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February 9, 2016

Responding To: The Global Future of Security

Learning From Ebola: Local Problems, Global Effects

Celeste Carano

In early 2014, I wrote an email reassuring friends and family that while there were reports of Ebola in southern Guinea, I was far away in Monrovia and there was no real threat to my health, or anyone else’s, in Liberia.

Nine months later, the Ebola epidemic peaked across West Africa and cases appeared in the U.S. My gauge of the potential danger could not have been more wrong, but I was hardly the only one to have underestimated its potential impact. The CDC, WHO, and Ministries of Health in countries across West Africa had done the same. How had so much of the world missed the early warning signs?

As an undergraduate studying conflict and security, I’d never thought much about the threat of emerging epidemic disease, nor other global health risks. Neither topic appeared in any of my degree-bearing courses, nor did tiny, poor countries like Liberia and Sierra Leone factor into my classroom conversations. Instead, my coursework focused on more traditional topics centered on the protection of the nation state and global order:- the rise of China, instability in the Middle East, and threat of nuclear proliferation.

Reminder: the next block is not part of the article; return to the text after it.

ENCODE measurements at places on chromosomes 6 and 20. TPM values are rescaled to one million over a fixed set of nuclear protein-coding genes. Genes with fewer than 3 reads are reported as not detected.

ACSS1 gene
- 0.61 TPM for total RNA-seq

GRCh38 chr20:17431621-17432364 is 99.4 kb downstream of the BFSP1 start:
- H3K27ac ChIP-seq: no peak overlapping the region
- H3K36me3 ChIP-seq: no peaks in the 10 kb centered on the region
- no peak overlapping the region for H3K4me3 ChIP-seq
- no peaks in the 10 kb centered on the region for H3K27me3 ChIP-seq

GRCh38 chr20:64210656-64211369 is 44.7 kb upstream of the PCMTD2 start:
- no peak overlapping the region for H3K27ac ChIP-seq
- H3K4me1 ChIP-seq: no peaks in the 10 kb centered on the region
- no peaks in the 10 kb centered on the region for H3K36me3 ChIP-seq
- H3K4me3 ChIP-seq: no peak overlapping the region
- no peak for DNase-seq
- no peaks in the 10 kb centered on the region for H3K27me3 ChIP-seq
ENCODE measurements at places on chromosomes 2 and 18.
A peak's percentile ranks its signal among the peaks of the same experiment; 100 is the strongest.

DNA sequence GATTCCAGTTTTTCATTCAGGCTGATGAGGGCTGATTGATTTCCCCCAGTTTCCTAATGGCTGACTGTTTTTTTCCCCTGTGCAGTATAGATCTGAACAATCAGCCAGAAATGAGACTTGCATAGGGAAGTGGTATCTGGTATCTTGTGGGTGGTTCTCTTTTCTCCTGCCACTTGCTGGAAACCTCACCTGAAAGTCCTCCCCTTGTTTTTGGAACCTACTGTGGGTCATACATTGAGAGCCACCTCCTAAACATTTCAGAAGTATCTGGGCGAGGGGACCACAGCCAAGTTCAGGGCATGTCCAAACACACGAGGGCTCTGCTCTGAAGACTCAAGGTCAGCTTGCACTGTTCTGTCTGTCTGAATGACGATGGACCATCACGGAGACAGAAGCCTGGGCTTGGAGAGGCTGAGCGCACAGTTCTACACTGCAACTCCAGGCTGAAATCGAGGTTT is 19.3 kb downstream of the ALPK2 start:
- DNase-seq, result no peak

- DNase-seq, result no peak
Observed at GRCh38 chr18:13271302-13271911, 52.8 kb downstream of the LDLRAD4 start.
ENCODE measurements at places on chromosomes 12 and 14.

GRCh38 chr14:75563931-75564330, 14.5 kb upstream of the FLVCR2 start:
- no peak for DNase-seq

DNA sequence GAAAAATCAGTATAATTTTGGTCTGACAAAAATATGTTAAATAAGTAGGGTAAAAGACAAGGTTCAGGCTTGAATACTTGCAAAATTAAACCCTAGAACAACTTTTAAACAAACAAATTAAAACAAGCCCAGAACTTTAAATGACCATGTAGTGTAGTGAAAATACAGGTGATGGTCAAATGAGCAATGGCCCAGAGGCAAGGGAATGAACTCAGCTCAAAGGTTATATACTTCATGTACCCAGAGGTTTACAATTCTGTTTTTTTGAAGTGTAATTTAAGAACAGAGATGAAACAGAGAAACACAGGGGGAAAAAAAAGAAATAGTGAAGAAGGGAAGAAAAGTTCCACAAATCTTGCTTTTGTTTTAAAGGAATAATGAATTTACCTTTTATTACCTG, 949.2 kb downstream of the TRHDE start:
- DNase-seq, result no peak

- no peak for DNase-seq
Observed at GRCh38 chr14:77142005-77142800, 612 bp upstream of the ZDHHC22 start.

I don’t tell this story to say that global health should be the highest priority security issue of the next century. It will doubtlessly continue to be important, but so too will those aforementioned topics. What will hopefully shift, however, are any tendencies by academics or policymakers to discount the potential impact at home of environmental, health, or civil challenges in countries that, whether due to size, poverty, or lack of influence, rarely loom large on the traditional security agenda. We know that small, localized problems like emerging diseases, rising sea levels, and crime have the potential to destabilize governments, or entire regions, spur waves of refugees, and disrupt trade. Will we, whether as a country, or a global community, be ready to manage them?

The only certainty for that next generation of cross-cutting security professionals is that there will be some threat, at some point in the future, that we haven’t anticipated. Responding to the world’s future security challenges will – and already does – involve greater degrees of coordination, and a more fluid strategy led by multiple actors with a holistic approach. Closing the coordination gap between the humanitarian, defense, and development sectors, for both bureaucrats, field workers, and policy makers, will be an ongoing challenge. I hope that as new cohorts of students begin to study security, and enter their careers, they’re taught not only to value and assess those potential threats, but also that the assessment of security risks can’t stop at the border, and that collaboration to counter threats can’t be a siloed exercise.

Celeste Carano is a M.A. Candidate in the Global Human Development program at Georgetown University. 

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